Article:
• Asia stocks mostly up before Greek reform


    TOKYO: Asian stocks mostly rose on Tuesday as investors awaited details of a Greek reform package crucial to an extension of its bailout, while Fed chair Janet Yellen’s upcoming Congressional testimony was also in focus.

    Tokyo added 0.74 percent, or 136.56 points, to end at 18,603.48, as a weaker yen lifted the benchmark Nikkei to a fresh 15-year high.

    Sydney closed up 0.32 percent, or 19.02 points, at 5,927, while Seoul finished the day 0.39 percent, or 7.73 points, higher at 1,976.12.

    Hong Kong bucked the upward trend as it fell 0.35 percent, or 86.89 points, to 24,750.07.

    Mainland Chinese markets are still closed for the Lunar New Year holiday.

    “Most investors are waiting for statements from the US financial authorities and the submission of Greece’s economic policies,” Toshihiko Matsuno, chief strategist at SMBC Friend Securities, told Bloomberg News.

    After missing a Monday deadline, Greece delivered to Brussels on Tuesday what it called a “very comprehensive” list of reforms that Athens hopes will secure a four-month extension to its financial lifeline. The news sent the Athens stock market soaring seven percent.

    A conditional deal that would let Athens pay its bills and avoid a disastrous default is contingent on reforms deemed satisfactory by the so-called “troika”—the European Commission, the European Central Bank and the International Monetary Fund.

    Time is of the essence and the stakes are high, with Greece’s current 240-billion-euro ($270-billion) bailout program due to expire on Saturday and several European parliaments still needing to approve any extension.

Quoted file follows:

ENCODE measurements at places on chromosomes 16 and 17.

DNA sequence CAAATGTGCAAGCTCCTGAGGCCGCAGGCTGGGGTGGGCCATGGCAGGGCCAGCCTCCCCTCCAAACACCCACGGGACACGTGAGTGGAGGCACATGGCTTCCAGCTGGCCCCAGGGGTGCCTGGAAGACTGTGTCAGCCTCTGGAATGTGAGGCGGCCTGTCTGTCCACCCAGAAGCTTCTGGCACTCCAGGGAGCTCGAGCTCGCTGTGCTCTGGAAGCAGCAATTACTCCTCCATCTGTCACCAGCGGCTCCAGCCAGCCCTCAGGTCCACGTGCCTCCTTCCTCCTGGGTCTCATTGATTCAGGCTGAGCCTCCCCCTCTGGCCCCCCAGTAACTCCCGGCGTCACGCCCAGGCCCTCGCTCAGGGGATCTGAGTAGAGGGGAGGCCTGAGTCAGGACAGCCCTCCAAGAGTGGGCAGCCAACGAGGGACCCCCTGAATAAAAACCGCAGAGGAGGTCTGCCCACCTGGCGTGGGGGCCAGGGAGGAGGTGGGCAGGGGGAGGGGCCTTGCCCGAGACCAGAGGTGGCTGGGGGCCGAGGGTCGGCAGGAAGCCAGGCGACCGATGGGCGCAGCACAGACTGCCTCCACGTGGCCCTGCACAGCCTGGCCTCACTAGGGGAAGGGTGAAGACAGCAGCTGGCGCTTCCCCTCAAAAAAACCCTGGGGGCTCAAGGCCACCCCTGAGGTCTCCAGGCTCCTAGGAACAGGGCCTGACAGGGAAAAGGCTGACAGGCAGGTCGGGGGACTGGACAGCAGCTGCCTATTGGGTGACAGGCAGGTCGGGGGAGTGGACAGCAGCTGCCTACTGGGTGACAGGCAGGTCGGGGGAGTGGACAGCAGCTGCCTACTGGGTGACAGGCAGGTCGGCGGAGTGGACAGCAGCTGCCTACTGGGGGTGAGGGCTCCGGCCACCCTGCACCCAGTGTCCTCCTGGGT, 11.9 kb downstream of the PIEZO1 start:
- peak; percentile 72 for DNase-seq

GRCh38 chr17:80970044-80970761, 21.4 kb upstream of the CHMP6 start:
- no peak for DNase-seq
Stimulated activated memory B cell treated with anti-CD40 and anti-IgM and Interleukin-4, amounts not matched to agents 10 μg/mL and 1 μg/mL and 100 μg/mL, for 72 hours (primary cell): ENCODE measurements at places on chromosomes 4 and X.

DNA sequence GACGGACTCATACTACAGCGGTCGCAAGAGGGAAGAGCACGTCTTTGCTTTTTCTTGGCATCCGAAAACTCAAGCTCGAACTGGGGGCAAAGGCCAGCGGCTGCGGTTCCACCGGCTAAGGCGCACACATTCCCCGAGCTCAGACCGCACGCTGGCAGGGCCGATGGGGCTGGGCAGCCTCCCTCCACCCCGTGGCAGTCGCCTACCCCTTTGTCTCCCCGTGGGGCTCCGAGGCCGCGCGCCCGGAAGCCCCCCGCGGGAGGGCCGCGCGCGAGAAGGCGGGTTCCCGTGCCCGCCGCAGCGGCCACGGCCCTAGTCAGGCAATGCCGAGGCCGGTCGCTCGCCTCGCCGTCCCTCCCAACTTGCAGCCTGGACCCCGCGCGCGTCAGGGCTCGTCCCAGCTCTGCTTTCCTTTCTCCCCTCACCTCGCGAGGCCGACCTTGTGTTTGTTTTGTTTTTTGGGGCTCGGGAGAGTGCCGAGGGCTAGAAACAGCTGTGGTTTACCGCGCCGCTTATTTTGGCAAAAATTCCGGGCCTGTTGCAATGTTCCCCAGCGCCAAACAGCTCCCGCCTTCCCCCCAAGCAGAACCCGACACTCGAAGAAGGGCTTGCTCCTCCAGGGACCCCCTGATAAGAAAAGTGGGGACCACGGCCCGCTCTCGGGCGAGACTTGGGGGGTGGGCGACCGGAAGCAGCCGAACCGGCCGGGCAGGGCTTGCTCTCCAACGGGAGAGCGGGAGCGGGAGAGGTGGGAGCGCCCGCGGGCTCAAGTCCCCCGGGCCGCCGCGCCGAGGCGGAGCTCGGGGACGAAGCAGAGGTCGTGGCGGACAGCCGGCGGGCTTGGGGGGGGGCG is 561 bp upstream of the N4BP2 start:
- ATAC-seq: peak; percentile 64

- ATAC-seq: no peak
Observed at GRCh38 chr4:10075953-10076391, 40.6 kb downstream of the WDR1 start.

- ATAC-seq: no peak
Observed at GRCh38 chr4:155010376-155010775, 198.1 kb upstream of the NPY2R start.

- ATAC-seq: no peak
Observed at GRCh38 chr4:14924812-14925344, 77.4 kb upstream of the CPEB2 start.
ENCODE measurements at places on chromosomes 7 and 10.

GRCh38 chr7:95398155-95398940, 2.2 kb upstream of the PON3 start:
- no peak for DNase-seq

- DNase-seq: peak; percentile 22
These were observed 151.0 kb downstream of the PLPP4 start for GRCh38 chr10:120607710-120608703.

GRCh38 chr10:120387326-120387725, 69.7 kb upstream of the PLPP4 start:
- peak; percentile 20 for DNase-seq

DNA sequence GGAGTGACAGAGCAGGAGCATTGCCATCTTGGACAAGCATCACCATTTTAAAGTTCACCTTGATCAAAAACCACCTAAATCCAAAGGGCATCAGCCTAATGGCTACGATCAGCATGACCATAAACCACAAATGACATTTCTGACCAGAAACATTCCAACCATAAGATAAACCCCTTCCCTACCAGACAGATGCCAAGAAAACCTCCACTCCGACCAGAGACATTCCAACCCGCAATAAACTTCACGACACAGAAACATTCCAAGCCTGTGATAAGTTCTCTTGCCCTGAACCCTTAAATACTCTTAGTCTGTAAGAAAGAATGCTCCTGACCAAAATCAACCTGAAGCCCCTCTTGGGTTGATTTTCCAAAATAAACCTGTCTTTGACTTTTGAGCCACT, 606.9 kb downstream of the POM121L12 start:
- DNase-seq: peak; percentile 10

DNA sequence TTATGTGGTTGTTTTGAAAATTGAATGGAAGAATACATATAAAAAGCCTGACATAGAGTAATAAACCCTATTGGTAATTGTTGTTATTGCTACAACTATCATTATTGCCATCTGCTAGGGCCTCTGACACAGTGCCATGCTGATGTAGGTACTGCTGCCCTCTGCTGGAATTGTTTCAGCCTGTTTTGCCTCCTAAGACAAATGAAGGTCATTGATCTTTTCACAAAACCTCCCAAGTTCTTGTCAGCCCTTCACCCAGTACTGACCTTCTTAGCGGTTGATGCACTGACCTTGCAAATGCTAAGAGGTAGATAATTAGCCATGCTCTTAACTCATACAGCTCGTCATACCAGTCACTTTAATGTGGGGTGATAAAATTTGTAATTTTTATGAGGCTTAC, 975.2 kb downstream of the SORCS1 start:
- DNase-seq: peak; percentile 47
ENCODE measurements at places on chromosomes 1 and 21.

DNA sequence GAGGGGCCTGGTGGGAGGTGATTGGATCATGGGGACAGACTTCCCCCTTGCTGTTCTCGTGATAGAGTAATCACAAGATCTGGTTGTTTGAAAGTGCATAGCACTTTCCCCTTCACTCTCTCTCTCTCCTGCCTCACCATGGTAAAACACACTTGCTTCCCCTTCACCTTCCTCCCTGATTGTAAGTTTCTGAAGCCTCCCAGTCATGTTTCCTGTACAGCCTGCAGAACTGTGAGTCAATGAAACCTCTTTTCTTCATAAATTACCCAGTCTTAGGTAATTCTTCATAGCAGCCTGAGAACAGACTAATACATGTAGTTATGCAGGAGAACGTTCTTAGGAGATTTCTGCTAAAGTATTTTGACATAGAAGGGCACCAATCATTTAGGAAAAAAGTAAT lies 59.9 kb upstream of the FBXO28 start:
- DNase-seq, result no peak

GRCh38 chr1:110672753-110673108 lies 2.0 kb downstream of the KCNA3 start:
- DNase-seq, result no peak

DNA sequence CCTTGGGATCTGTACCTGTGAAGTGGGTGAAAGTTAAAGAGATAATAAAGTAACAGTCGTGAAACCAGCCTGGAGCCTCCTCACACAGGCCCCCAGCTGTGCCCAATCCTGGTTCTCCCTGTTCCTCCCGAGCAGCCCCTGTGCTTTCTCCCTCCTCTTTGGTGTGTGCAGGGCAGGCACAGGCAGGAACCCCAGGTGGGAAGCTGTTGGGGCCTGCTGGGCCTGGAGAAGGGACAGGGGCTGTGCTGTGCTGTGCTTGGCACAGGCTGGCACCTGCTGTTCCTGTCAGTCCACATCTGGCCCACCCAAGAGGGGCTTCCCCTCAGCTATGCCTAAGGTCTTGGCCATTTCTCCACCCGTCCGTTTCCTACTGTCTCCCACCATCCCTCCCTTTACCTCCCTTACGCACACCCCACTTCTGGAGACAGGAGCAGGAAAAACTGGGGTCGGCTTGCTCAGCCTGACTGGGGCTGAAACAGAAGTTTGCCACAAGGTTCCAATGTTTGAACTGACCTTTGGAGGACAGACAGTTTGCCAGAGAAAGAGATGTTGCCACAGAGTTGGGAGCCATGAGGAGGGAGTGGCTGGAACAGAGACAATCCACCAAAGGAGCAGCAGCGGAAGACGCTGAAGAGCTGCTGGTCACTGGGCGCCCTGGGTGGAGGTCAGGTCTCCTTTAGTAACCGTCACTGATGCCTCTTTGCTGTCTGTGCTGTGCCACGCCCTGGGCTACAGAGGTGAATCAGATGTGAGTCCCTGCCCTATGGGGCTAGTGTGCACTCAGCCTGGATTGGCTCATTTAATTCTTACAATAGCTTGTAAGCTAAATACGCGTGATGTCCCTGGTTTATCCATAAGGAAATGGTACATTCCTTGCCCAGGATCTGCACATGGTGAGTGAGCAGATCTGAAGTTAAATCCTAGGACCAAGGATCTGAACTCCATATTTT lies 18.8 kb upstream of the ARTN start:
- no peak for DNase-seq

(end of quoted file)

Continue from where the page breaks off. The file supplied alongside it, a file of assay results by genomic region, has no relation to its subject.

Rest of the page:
If Athens fails to win more time and the bailout expires, Prime Minister Alexis Tsipras’s month-old government risks running out of money, triggering a likely run on banks and even possible ejection from the 19-country eurozone.

    Temporary relief
    But analysts warned that a bailout extension would only offer temporary relief.

    “A more detailed reform program needs to be agreed by April,” Ray Attrill, global co-head of foreign exchange strategy at National Australia Bank, said in a note.

    “So whatever happens later today, the Greece issue cannot be… put to bed for another 3-4 months.”

    Wall Street put in a mixed session on Monday, with the Dow Jones Industrial Average losing 0.13 percent following lacklustre housing data on the eve of the Fed chief’s Congressional comments.

    The broad-based S&P 500 slipped 0.03 percent and the Nasdaq edged up 0.10 percent.

    US existing-home sales slowed to their lowest pace in nine months in January, according to the National Association of Realtors.

    The disappointing figures come as Yellen gets set to appear Tuesday and Wednesday for twice-yearly Capitol Hill hearings. She will give the central bank’s assessment of the US economy and possibly a fresh timeline for raising interest rates from near zero.

    In forex markets, the euro was slightly weaker at $1.1316 and 135.02 yen, against $1.1337 and 135.08 yen in New York.

    The dollar strengthened to 119.32 yen against 118.76 yen in US trade.

    Oil turned lower in Asia as a feeble rebound failed to take hold, with prices under pressure in an oversupplied market

    US benchmark West Texas Intermediate for April delivery was down 29 cents to $49.16. Brent crude for April fell 17 cents to $58.73 in afternoon trade, reversing gains in the morning.

    Gold fetched $1,197.76 an ounce, up from $1,193.04 late Monday.



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